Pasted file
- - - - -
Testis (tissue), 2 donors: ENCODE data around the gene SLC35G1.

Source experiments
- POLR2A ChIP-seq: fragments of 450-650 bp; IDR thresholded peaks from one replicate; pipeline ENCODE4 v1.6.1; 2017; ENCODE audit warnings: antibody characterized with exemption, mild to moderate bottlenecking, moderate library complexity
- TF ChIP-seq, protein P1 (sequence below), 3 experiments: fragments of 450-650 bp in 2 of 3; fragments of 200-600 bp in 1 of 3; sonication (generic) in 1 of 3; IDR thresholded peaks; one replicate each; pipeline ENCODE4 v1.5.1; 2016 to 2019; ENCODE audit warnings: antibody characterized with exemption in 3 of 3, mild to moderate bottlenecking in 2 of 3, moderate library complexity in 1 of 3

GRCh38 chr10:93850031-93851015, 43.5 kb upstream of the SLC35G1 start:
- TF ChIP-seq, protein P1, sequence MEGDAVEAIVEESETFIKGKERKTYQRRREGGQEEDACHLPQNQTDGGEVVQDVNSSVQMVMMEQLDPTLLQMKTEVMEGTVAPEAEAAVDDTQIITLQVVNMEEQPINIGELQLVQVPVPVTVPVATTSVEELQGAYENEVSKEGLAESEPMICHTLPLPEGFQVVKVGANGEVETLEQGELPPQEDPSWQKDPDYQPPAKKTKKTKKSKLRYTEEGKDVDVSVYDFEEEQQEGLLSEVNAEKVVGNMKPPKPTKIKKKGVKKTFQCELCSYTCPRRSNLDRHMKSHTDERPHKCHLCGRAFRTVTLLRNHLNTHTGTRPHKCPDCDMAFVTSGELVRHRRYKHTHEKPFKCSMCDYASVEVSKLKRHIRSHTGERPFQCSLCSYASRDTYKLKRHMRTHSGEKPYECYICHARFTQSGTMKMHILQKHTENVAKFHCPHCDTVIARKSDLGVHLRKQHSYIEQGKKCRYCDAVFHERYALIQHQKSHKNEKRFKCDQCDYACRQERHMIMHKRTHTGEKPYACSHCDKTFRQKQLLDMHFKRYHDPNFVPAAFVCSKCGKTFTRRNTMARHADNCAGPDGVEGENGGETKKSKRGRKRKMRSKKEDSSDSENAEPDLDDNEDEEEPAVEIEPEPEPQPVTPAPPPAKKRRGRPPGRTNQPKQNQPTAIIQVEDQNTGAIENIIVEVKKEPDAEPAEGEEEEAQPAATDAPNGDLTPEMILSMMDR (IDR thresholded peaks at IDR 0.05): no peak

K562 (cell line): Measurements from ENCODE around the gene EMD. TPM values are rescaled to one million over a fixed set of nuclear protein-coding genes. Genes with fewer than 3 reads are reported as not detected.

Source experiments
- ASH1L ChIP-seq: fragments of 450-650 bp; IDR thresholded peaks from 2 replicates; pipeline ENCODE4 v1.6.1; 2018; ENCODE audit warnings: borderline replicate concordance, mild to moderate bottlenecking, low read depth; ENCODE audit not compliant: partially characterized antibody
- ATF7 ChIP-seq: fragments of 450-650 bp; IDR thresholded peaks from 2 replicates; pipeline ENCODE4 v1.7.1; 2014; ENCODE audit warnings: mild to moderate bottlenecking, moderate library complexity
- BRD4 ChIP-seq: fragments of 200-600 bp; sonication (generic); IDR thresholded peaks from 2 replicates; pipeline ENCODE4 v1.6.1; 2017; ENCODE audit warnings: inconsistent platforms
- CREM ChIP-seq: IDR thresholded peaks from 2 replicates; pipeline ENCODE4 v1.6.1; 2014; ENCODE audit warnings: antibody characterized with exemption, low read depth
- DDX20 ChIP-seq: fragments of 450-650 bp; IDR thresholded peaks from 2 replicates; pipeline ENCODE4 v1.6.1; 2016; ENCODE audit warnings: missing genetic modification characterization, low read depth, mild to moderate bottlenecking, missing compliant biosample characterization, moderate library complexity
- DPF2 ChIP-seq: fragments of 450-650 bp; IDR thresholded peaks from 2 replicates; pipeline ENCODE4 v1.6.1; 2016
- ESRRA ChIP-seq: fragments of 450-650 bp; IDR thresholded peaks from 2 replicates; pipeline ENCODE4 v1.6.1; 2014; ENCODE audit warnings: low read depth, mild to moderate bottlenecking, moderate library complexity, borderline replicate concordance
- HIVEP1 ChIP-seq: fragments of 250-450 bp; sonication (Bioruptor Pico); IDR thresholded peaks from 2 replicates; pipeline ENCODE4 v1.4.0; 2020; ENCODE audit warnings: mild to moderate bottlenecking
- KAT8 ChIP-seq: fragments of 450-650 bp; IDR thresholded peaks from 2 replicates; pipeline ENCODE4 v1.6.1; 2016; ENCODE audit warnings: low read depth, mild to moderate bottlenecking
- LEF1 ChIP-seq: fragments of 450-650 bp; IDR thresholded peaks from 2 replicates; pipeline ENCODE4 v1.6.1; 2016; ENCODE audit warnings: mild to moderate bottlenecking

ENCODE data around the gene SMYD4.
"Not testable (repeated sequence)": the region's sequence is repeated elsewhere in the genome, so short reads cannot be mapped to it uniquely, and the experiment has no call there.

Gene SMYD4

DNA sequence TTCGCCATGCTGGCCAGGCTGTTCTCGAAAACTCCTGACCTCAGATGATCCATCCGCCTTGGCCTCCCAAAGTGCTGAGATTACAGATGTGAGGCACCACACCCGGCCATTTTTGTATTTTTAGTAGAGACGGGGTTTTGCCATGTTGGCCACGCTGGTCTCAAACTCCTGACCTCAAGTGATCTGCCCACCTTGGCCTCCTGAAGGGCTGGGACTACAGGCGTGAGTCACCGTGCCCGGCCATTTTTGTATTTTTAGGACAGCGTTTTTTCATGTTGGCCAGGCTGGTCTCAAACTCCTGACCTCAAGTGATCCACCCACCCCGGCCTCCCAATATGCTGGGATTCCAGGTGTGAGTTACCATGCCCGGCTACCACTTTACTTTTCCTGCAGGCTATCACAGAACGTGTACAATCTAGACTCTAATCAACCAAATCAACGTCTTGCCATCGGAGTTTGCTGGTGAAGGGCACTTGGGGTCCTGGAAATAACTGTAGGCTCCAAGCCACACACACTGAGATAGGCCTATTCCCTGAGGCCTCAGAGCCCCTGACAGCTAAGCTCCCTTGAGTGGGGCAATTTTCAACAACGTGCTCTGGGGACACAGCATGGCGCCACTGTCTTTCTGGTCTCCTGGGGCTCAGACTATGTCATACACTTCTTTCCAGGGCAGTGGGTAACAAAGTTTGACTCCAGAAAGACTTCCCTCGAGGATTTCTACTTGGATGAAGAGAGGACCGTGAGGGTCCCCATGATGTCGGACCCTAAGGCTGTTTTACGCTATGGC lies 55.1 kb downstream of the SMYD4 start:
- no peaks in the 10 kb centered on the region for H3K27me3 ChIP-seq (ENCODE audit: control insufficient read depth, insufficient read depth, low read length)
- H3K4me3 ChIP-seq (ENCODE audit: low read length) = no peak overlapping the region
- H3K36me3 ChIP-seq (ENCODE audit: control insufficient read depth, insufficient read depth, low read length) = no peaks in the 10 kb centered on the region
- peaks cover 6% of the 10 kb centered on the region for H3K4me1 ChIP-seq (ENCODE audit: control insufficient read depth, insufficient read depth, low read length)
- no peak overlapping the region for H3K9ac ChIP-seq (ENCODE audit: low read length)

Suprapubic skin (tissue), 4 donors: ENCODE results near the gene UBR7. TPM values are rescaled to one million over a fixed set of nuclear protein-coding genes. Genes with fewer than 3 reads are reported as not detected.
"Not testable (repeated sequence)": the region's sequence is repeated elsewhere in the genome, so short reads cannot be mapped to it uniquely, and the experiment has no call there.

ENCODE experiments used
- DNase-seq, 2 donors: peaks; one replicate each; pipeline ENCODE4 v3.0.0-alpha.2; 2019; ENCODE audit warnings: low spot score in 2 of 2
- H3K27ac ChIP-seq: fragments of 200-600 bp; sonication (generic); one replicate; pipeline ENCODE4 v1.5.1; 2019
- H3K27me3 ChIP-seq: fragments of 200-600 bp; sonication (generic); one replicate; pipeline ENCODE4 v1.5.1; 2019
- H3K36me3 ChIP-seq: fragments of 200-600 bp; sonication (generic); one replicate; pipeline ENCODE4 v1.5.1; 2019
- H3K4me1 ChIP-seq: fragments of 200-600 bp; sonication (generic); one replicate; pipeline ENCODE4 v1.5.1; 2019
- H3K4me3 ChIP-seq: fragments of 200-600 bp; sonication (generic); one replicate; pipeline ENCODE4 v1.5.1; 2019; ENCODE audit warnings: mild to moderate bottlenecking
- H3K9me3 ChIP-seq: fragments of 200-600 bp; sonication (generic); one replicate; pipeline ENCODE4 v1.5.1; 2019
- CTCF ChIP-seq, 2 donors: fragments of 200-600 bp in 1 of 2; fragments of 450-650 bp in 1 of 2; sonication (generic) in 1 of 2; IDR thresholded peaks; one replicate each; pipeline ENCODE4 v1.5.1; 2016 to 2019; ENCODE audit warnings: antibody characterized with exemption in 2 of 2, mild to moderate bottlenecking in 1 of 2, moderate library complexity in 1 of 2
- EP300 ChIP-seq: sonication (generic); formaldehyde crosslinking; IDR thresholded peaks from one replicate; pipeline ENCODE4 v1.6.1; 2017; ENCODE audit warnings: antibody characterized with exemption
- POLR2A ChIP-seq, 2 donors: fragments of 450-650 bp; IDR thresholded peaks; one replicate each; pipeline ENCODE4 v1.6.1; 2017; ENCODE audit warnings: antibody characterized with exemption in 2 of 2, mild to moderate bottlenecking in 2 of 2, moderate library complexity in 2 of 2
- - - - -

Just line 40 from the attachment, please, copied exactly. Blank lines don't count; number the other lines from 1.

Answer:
- POLR2A ChIP-seq, 2 donors: fragments of 450-650 bp; IDR thresholded peaks; one replicate each; pipeline ENCODE4 v1.6.1; 2017; ENCODE audit warnings: antibody characterized with exemption in 2 of 2, mild to moderate bottlenecking in 2 of 2, moderate library complexity in 2 of 2